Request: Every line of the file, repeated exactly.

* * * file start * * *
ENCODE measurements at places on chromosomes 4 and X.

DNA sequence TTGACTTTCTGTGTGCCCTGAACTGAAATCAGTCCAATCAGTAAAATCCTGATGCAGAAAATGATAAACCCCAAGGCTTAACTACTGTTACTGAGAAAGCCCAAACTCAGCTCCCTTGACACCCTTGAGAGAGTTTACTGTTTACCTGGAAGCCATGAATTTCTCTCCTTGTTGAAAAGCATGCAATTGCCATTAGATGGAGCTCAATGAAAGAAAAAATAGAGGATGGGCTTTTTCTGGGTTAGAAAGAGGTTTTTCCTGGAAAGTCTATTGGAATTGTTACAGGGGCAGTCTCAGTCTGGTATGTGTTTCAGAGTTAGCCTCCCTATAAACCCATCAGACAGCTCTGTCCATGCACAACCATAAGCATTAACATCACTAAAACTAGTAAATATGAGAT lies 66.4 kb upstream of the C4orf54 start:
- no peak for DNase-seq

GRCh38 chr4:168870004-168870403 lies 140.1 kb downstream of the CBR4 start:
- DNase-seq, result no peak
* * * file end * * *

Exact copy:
ENCODE measurements at places on chromosomes 4 and X.

DNA sequence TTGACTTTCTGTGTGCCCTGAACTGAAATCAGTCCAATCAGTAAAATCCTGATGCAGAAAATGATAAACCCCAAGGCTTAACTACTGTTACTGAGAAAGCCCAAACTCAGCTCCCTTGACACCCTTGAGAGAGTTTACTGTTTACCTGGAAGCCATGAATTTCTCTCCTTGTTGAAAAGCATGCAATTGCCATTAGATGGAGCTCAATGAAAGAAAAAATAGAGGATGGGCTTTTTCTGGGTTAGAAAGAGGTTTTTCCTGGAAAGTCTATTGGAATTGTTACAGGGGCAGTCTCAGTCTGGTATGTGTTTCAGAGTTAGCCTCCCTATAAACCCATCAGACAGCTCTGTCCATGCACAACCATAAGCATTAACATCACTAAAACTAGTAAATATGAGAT lies 66.4 kb upstream of the C4orf54 start:
- no peak for DNase-seq

GRCh38 chr4:168870004-168870403 lies 140.1 kb downstream of the CBR4 start:
- DNase-seq, result no peak